In Ellis' latest novel, he moves completely outside his comfort zone in every way to deliver a story that is as touching as it is shocking. The narrator and protagonist is Bret Easton Ellis, but not the Ellis of this reality. He's a wasted lush who seeks to rebuild a failed relationship with the mother of his bastard son (a fictional actress). As he moves into suburban life, he fails to adjust and put away his bachelor ways of carousing and substance abuse. However, the stakes are raised when the spirit of his dead father invades upon their quaint home, presumably taking the vicious form of Patrick Bateman. Literally haunted by his past deeds and fictional creations, Ellis is forced to confront his broken past and try harder as a father and husband... not just for his own emotional well being, but for the total survival of his family. Lunar Park deviates from virtually every formula Ellis has used in the past. Ellis' comfort zone is rich, beautiful, emotionally devoid characters who fail to evolve or learn from their lifestyles. We often get virtually nothing in terms of an emotional landscape from his characters, but Ellis (the character) has an intense emotional range and manages to confront a lifetime of familial angst in order to deal with the ghost story he faces. Ellis' novels are also typically grounded in realism (though they are often surreal), but in this one, we are presented with a supernatural thriller. The dry repetitions and lengthy descriptions of past works are also abandoned, replaced by a practical depth that his former narrators are generally not capable of. In almost every way, Lunar Park is an abandonment of the formulae that have made Ellis successful. This is, in my opinion, one of the great successes of the novel. While I highly recommend this novel, I would suggest that anyone interested in Lunar Park read American Psycho first, at the very least. The events of that book bear heavily on the plot of Lunar Park. The main character (and catch-phrase) of Less Than Zero are also an important detail worth understanding before attempting Lunar Park, as well. However, if you have some background with Ellis, you will find Lunar Park both very different and at the same time intense. As an author, Ellis has made himself completely vulnerable in both character detail and narrative goals and in my opinion, has written a novel that's as fascinating as it is unique.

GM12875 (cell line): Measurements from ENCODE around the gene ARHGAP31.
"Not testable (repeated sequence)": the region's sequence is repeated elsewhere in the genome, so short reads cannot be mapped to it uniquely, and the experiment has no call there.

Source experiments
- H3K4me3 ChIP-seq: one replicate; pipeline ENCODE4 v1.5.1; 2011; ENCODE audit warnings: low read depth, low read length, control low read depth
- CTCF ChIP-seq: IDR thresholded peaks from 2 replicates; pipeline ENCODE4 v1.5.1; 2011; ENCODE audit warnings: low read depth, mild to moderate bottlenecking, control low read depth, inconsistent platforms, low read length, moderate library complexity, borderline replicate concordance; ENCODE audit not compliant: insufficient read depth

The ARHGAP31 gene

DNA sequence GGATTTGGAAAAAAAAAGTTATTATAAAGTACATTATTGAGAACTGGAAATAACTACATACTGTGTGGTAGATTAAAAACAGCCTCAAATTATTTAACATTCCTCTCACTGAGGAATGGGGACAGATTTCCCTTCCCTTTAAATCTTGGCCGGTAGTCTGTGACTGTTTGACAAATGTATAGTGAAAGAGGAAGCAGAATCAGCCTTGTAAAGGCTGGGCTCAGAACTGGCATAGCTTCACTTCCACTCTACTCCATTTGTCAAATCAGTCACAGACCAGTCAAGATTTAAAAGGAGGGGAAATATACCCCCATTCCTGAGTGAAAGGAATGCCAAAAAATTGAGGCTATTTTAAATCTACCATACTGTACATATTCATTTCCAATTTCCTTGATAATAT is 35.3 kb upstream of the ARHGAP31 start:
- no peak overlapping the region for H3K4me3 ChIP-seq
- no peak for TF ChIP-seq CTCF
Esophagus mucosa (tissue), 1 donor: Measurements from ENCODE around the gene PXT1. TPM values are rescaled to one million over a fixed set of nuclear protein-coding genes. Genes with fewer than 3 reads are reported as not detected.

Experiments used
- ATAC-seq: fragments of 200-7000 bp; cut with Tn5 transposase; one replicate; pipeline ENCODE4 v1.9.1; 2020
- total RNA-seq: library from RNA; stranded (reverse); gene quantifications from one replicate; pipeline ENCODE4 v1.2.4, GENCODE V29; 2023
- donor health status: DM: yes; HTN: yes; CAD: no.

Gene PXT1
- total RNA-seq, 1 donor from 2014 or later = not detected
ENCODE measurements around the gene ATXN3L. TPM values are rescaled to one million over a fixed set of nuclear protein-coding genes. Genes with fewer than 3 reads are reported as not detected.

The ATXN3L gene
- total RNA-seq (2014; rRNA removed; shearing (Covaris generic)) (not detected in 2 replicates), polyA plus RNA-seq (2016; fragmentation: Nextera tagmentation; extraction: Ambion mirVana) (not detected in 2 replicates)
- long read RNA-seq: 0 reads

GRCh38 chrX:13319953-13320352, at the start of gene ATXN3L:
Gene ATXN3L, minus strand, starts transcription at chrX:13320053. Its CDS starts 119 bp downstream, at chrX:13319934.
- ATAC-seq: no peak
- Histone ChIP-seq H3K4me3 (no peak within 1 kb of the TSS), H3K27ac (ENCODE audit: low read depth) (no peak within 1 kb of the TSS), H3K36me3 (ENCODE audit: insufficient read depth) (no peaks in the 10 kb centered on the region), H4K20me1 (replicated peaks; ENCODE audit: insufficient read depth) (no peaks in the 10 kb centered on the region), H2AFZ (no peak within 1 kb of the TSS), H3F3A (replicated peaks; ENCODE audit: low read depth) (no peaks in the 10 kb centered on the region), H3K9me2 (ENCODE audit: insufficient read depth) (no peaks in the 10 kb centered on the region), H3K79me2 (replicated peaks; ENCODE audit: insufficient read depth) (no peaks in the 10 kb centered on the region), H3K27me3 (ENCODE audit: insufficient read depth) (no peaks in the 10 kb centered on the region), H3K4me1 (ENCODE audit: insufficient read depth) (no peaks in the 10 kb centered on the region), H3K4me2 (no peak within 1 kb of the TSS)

Guest More than 1 year ago
Undoubtedly one of the best books I have ever read. It is funny, gripping, creepy, sad, and melancholy. I listened to it first and now I am reading it to catch the parts that I may have missed. I can't wait to read more of Mr. Ellis' books. I really liked the video scene with his father from the email and the scene where Harrison Ford as a young actor was calling for Mr. Ellis. These parts had me shivering and I was really creeped out. I can't wait to see what else Mr. Ellis comes out with next!!! Thanks for the wild ride Bret! an avid reader
Guest More than 1 year ago
This is the best Ellis novel yet. I enjoyed this novel immensly. Perfectly captures the nightmare of modern life, real and imagined. This novel will make your heart ache and race at the same time.
Guest More than 1 year ago
Lunar Park is the sort-of autobiography of its author, Bret Easton Ellis, warped within a funhouse fiction mirror. The book begins with an engaging recount of the author's professional past, and then an onslaught of terrifying psychological and actual events take place over a Halloween holiday weekend. Those who have read his earlier five books will be best prepared to pick up the continuous -- and brilliant -- use of self-referential detail that adds to the literary weight of the novel. Ellis has fused sophisticated postmodern fiction techniques with contemporary horror and the result is one of the best American novels of 2005.